State legislators on Thursday sent a bill extending two controversial tax incentive programs run by the Economic Development Authority to Gov. Phil Murphy’s desk.
Murphy has promised to veto that bill if it was not coupled with reforms to the programs.
It’s possible that legislative leaders will opt to push for an override — the bill passed with super majorities in both chambers, 66-5 with three abstentions in the Assembly and 28-2 in the Senate — but Senate President Steve Sweeney wouldn’t say if he’d push for an override if Murphy brought out his veto pen.
“The problem with that is he has veto authority over the minutes. He has the executive director. He has the chair of the board. Over the last 18 months ever single project was approved unanimously, under his watch,” Sweeney said. “I guess my question is doesn’t he trust himself? Because he’s in control of it.”
Following the release on an audit by the state Comptroller earlier this year, Murphy formed a task force to investigate abuses of the EDA’s incentive programs.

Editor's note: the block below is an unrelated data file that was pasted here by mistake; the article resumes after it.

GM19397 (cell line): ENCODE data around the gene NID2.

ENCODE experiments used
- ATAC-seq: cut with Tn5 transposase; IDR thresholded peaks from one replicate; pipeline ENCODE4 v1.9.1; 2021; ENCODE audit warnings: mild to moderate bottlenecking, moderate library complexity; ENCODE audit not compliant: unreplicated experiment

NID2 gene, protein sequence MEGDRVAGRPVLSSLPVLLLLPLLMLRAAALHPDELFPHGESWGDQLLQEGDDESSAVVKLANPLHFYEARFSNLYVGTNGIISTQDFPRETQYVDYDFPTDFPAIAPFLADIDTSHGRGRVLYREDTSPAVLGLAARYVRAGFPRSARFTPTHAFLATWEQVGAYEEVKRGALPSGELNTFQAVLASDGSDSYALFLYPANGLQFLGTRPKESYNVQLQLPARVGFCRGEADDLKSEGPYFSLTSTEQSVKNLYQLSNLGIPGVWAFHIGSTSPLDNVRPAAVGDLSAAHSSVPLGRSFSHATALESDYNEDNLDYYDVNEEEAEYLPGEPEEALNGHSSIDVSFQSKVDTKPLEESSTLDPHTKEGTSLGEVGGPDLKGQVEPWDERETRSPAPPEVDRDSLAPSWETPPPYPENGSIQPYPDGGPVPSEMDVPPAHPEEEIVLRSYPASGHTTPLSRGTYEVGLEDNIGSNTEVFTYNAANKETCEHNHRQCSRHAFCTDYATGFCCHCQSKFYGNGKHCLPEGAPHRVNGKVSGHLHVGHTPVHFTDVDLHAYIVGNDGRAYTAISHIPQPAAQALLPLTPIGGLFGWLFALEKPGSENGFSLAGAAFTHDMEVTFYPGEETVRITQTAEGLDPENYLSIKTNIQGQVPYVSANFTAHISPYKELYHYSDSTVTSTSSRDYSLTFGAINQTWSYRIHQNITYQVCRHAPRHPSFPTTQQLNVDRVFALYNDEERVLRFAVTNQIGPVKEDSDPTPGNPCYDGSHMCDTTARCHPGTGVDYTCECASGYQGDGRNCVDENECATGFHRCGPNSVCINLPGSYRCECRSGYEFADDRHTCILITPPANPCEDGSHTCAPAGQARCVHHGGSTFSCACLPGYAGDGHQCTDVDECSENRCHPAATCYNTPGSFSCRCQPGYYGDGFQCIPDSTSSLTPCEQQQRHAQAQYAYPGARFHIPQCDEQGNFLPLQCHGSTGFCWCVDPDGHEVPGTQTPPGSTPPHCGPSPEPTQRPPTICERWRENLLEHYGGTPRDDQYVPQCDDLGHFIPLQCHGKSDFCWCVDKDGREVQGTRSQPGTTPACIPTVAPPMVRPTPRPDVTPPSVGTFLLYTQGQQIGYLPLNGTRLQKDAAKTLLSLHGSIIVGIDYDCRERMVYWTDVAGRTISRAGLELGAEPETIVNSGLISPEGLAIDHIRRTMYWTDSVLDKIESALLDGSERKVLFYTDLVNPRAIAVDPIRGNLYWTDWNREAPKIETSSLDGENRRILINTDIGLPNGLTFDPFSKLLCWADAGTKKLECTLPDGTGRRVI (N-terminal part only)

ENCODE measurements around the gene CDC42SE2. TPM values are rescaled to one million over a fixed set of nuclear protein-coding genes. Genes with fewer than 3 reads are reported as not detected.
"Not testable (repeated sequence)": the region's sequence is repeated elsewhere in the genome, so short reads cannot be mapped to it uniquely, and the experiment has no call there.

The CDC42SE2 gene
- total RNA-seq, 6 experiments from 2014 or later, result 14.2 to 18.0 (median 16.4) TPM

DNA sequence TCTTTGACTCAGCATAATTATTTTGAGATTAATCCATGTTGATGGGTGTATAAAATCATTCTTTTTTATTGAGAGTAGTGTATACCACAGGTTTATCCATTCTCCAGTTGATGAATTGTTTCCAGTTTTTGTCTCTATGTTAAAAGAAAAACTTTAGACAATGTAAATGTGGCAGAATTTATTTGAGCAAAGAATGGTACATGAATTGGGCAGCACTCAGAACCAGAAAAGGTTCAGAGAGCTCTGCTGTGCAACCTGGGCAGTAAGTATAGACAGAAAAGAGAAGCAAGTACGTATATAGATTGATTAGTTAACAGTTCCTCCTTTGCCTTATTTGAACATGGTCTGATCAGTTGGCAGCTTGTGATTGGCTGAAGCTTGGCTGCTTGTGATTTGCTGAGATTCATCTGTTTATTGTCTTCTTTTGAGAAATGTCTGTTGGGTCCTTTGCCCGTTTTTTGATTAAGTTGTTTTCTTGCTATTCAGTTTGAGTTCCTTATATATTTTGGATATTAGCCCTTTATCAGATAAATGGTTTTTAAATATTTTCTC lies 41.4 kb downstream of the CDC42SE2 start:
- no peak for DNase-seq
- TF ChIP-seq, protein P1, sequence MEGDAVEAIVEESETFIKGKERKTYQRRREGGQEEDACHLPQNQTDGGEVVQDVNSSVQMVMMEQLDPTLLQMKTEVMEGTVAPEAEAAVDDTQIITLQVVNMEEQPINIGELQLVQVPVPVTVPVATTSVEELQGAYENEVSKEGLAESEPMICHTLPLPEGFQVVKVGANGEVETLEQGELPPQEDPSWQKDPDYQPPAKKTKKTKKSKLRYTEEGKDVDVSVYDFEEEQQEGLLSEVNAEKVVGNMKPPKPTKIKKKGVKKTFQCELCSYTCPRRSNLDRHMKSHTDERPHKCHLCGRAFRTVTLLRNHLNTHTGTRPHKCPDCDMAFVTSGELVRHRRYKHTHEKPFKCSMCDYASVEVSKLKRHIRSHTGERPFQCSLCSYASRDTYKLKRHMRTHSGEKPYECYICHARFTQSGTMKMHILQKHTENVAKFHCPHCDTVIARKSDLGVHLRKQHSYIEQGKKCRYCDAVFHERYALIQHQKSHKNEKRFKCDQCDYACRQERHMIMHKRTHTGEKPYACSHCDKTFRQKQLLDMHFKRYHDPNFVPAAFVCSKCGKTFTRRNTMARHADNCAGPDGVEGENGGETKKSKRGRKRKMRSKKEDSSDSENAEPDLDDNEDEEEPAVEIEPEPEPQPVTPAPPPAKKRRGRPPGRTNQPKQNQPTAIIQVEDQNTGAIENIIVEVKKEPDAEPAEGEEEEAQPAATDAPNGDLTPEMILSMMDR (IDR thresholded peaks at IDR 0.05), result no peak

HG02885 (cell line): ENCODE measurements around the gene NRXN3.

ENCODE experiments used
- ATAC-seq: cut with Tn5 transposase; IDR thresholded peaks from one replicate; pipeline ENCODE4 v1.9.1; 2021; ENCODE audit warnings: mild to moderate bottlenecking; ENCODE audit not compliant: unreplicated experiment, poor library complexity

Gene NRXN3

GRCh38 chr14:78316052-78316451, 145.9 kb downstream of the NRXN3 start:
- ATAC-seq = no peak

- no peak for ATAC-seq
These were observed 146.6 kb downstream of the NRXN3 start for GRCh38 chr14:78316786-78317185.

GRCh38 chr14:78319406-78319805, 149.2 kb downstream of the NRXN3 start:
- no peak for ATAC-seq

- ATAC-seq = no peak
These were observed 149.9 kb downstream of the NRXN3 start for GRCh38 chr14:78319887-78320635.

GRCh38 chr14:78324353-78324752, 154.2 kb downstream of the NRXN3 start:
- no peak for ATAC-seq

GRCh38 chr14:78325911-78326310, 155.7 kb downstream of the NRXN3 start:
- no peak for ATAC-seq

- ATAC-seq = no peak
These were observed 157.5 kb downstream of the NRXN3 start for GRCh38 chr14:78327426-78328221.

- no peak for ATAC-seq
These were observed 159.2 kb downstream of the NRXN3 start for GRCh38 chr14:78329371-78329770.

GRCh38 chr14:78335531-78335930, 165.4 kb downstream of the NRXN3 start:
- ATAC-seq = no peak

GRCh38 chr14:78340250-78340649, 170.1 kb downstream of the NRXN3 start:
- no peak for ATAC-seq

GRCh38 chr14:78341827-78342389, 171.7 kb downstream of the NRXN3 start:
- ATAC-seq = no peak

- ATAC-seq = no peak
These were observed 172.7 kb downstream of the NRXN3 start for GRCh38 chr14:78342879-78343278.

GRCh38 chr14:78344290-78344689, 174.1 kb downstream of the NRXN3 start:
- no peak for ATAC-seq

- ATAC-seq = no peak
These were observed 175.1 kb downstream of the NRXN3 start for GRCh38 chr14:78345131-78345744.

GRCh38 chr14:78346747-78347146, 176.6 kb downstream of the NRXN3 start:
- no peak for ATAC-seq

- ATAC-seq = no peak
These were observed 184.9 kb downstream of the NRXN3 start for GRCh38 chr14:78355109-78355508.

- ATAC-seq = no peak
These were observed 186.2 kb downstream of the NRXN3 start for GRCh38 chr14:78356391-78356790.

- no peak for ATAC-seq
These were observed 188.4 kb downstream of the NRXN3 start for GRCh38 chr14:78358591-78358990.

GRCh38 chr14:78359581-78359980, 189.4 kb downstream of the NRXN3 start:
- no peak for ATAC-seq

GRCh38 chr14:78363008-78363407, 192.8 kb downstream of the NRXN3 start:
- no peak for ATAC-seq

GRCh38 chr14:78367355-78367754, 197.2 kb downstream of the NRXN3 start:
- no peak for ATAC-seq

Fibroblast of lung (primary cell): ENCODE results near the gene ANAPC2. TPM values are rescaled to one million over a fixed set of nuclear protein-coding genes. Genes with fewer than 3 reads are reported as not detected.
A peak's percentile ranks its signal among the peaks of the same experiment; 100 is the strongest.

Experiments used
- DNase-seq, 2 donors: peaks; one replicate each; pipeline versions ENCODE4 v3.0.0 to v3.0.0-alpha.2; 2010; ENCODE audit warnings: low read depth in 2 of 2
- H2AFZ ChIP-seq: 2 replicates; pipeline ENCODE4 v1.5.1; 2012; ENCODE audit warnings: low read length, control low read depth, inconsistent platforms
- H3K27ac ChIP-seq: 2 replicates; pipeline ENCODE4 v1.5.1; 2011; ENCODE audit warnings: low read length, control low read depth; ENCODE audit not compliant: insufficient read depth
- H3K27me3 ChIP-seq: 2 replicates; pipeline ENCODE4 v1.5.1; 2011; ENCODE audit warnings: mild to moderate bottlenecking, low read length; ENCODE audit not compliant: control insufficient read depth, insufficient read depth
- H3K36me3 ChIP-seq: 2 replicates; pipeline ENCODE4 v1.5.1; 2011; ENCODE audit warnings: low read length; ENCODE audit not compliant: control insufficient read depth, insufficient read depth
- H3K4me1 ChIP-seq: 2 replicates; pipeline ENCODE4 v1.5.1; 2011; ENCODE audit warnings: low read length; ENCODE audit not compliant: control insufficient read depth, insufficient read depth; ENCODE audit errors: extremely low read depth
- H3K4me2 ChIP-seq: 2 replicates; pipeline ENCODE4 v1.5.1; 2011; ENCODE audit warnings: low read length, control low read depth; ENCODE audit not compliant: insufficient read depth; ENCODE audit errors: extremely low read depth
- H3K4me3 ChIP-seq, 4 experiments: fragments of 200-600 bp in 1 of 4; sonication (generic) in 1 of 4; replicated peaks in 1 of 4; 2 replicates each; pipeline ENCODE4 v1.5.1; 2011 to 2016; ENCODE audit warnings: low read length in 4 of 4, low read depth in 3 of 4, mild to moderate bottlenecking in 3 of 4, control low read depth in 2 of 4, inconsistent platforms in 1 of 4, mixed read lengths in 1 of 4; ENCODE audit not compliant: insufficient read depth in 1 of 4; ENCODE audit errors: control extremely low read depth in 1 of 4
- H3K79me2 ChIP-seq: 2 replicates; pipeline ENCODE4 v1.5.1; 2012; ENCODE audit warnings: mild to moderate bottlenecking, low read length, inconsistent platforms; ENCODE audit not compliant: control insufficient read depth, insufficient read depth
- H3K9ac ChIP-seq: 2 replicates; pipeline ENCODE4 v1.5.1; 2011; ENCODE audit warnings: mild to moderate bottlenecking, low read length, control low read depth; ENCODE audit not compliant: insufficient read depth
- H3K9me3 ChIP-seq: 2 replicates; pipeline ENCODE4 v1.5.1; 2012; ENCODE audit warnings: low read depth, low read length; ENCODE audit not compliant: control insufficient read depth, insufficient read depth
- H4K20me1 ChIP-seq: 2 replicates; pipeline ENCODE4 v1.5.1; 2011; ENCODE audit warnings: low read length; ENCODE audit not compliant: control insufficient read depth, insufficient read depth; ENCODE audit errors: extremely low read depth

That panel recently released a preliminary report that cited abuses of the EDA’s programs by firms with ties to South Jersey powerbroker George Norcross, a close Sweeney ally.
Each chamber of the legislature is having committees hold hearings on the EDA. The Senate has drawn a select committee to probe the benefits of the tax incentive programs.
It’s possible the probes sunset on July 1.
Murphy has on more than one occasion said he would veto the extension if it came without any sort of reforms, though he will likely wait 45 days before taking any action on the bill.
Still, Sweeney wasn’t sure that Murphy would keep his word and veto the bill.
“I’m not assuming anything at this point. When you think about it, Brent, he controls the whole agency. He doesn’t have to approve anything,” Sweeney said. “Listen, he doesn’t have to have meetings. He can cancel meetings if he wants, but shutting down the program completely, I wouldn’t want to go into another year without a program if I’m the governor.”